I remember when I was a new parent – although it was so amazing in so many ways, a lot of the time I felt so stressed out! I worried about everything my baby was doing or not doing. There were just so many questions, and I had not a foggy why my baby seemed to be behaving like an alien on some weeks, and then like an angel on others. With hindsight, I now realise that suffering from new parent stress is totally normal. But back then, everything just seemed so crazy. Just when things seemed to be settling down then boom! it would all fly out of the window.
Then, I discovered the phenomenon of Wonder Weeks which seemed to explain all the crazy so perfectly.
And hooray for us, because the Wonder Weeks – the baby developmental book which just so happens to have sold two million copies worldwide is just what every man and woman suffering from new parent stress needs. Why? Because it reassures parents that fussiness, regression and wakeful nights lead to magical growth. And that makes everything feel better – right?
Today I’m excited to share an excerpt from the book – a chapter very appropriately entitled “Blessed and Stressed” – because that is exactly what every new parent is.
Becoming a parent is the most wonderful experience in the world. You have been blessed with the most beautiful little being and you feel a new kind of love that you have never felt or given before. You are responsible for the life you hold in your arms and you will need to help and guide them as they grow through childhood and far beyond.
The relationship with your partner also takes on a new level: you are now united forever through your child. It is as if you have been reborn, your relationship has been reborn and, on top of that, you have a newborn life in your arms. #blessed. But changes are always accompanied by some form of stress, no matter how wonderful life is. Having a baby is quite something, and that’s an understatement. Life with a brand-new baby is a roller-coaster ride going from #blessed to #stressed. All very normal, in fact.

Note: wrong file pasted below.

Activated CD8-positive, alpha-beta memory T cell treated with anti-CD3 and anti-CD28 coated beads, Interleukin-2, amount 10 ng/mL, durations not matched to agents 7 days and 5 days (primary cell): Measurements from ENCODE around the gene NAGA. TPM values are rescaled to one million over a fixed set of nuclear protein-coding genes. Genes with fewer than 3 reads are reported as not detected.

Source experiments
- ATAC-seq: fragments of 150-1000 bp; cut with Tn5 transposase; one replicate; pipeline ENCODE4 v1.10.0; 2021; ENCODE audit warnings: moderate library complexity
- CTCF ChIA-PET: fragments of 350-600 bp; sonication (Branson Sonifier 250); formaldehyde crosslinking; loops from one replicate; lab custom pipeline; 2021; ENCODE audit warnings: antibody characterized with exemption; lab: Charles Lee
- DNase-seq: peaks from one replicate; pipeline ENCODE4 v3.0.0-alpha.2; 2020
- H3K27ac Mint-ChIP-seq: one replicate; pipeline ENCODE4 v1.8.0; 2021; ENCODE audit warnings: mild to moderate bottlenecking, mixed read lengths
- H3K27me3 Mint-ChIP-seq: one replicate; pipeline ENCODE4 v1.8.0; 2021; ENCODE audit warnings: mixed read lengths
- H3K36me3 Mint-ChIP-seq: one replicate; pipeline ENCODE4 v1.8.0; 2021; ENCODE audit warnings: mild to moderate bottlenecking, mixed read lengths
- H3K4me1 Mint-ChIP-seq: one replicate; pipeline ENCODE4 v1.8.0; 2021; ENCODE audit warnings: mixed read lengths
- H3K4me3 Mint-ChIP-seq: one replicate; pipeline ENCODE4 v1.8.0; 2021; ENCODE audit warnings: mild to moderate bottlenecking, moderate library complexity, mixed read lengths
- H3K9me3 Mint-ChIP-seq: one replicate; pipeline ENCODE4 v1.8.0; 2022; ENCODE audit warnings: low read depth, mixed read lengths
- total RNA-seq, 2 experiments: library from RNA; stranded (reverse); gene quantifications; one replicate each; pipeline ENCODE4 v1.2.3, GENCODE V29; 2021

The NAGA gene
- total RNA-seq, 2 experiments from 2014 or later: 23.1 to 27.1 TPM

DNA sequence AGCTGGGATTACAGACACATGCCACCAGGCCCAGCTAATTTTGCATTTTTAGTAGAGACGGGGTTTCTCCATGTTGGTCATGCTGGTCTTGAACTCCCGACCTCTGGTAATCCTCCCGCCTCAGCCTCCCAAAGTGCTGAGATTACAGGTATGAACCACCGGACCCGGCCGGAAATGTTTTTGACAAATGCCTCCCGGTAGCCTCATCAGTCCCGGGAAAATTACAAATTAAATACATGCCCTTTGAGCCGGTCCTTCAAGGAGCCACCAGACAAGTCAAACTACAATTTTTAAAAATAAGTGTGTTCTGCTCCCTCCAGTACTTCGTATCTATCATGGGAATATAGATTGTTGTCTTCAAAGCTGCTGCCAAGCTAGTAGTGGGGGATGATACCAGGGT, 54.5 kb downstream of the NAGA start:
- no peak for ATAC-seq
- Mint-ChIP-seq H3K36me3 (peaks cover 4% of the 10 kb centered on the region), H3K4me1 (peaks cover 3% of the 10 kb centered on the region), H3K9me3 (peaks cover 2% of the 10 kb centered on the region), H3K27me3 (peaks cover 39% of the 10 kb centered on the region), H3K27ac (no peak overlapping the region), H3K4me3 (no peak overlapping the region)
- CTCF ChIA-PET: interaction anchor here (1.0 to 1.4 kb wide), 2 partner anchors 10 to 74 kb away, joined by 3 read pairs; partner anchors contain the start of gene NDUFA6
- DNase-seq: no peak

Things you need to know:
Stress is normal, and it even has a function: it makes you more alert as a parent and more receptive to changes your baby is going through!
- It is not only women who experience stress in the months after birth; men do, too! Unfortunately, however, the postpartum and stress-related ailments men have are often not recognized or acknowledged.
- Having a baby increases the chances of developing stress-related ailments.
- Feeling stressed is not a sign of weakness. Hormones play a role.
- No matter how long you dreamed of having a child, once you have given birth it can feel quite overwhelming, as if it has suddenly “happened to you.” And it is all happening so quickly!
FROM GOOD STRESS TO BAD STRESS
Every parent experiences some kind of stress. It doesn’t mean that you are unhappy or anxious, or that you will eventually become depressed. However, it becomes an issue if that stress starts affecting you, your family, or your health adversely. We can distinguish three forms of stress:
- Postpartum parental stress (which we all experience)
- Postpartum anxiety (1 out of 5 people may experience this, according to some studies)
- Postpartum depression (the most extreme form, but the least prevalent)
Postpartum Parental Stress
Stress has a function, and let’s be honest, a life without any form of stress simply doesn’t exist. As a brand-new parent, your stress levels peak, and we call that post- partum parental stress. So much changes in your life—everything really—and that is accompanied by worries, anxieties, and, therefore, stress. There is nothing wrong with that as long as the stress is at a manageable level.
However, it does pay to be conscious of the fact that you are going through a stressful period, so you can prevent that stress from taking over and negatively affecting your life.
Two scientists, Thomas Holmes and Richard Rahe, have researched a list of life events that can cause people stress. Some life events are more stressful than oth- ers. If you add up the events from this list and score under 150 points, then you are doing okay and there is only a slight chance you will get a stress-related ail- ment. As soon as you get above 150 points, the chances increase. The higher your score, the more vulnerable you are. This list includes a whole range of life events that you might or could encounter as a parent. Take a look: